No coronation for Trump in ‘24

by | Jan 3, 2022



Rep. Spencer Roach

Yes, I said it: We don’t do coronations in the Republican Party, not even for Donald Trump. Three weeks ago, I shared my thoughts on the 2024 presidential election and made three predictions: 1) Donald Trump will not run for president; 2) Ron DeSantis will run regardless; and 3) Ron DeSantis could beat Trump in a presidential primary. And then all hell broke loose.

Overnight I’ve become a pariah within the Republican Party. I’ve been vilified by many of my supporters and called out as a “RINO”, “sellout”, a “traitor fit for GITMO,” and publicly denounced as a “Never Trumper.”

To set the record straight, I am not a “Never Trumper.” But I’m also not an “Only Trumper.”

I supported President Trump and voted for him twice. I was honored to speak on stage with Ivanka Trump in Fort Myers to support President Trump’s reelection. President Trump understood middle-America’s resentment of the condescending beltway and pundit class that for decades have ignored their concerns and mocked their values. He intuitively grasped their frustrations and tapped into their psyche in a way that mobilized a dormant segment of the electorate hungry for change. He deserves credit for his accomplishments: the lowest unemployment rate in half a century coupled with increased incomes in every single metro area in the US for the first time in three decades; record employment for minorities and women; bringing American jobs back from overseas; remaking the federal judiciary; and developing a vaccine within a year to counter a once-in-a-century worldwide pandemic, to name a few. And I continue to believe that a wide and diverse swath of Americans (myself included) support the America First agenda formulated by President Trump. But the America First agenda was aptly branded as “America First” – it was never “Trump First.”

I believe that Ron DeSantis and the deep bench of potential contenders for the Republican nomination represent the future of the Republican Party. And I am certain that should Trump decide to run, it will be a contested primary – not a coronation.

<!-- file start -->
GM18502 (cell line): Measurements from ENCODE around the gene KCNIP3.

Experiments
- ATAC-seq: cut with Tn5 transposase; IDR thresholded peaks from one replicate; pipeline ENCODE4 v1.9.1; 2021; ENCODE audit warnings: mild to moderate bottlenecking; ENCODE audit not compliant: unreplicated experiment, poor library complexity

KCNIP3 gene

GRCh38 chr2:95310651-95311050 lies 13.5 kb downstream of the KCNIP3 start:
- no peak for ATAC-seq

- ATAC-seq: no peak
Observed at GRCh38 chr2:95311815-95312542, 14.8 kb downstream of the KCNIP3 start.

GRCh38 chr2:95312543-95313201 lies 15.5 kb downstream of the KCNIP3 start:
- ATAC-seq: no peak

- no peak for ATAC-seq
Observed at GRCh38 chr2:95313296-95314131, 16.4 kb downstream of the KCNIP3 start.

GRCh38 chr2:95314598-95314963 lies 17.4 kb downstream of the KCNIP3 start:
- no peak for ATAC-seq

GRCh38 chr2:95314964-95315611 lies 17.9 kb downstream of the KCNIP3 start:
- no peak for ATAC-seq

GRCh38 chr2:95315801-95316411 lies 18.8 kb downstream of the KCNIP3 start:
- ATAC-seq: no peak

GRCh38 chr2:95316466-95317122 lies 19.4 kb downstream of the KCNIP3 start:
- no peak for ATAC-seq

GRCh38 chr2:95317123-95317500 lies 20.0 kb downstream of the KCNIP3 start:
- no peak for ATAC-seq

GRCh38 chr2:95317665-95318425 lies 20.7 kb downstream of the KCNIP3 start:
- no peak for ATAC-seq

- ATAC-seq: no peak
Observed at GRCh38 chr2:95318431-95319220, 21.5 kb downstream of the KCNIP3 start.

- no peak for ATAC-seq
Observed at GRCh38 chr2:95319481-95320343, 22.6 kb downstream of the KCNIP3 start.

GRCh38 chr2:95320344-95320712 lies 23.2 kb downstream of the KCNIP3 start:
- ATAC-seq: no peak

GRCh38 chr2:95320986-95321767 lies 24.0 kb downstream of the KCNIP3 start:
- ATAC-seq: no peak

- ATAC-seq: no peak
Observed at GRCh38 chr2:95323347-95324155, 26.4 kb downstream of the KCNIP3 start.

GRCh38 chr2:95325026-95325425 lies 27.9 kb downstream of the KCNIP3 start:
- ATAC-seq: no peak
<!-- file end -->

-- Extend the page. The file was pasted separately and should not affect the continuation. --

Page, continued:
The history of former presidents who sought a comeback indubitably supports my assertion. Five former presidents have made six attempts to seek a non-consecutive second term: four could not even muster enough support to earn the nomination of a major party and were thus reduced to running as third-party candidates. Grover Cleveland was the only candidate to win the re-nomination of a major party and the only former president to regain the office. Even that was a historic anomaly, considering that his opponent President Benjamin Harrison did not campaign for the last year of his presidency because his wife Caroline was dying of tuberculosis (She died just a month before the election).

My friends, advisors, and political mentors have repeatedly warned me of the political peril of making any statement that could be construed as disloyal to President Trump. But my loyalty is tied to a set of principles – less government, lower taxes, more freedom – not an individual. I support candidates that share those principles and can effectively advance them for the American people.

Perhaps my greater concern for the future of the GOP lies in the vicious backlash I have experienced since daring to express an opinion contrary to accepted dogma. Blind loyalty to President Trump has become a litmus test of conservative bona fides and any opinion to the contrary – real or perceived – is met with immediate public reproach, repudiation, and ostracization. This type of totalitarian groupthink and cancel culture is the very thing that our party has professed to be fighting against. I fear that in the process of combatting the authoritarian left, we ourselves are becoming increasingly less tolerant, fixated on a single big personality rather than big ideas. It is my hope that we can return to a party that welcomes and encourages diverse opinions and candidates, where we embrace unity without conformity.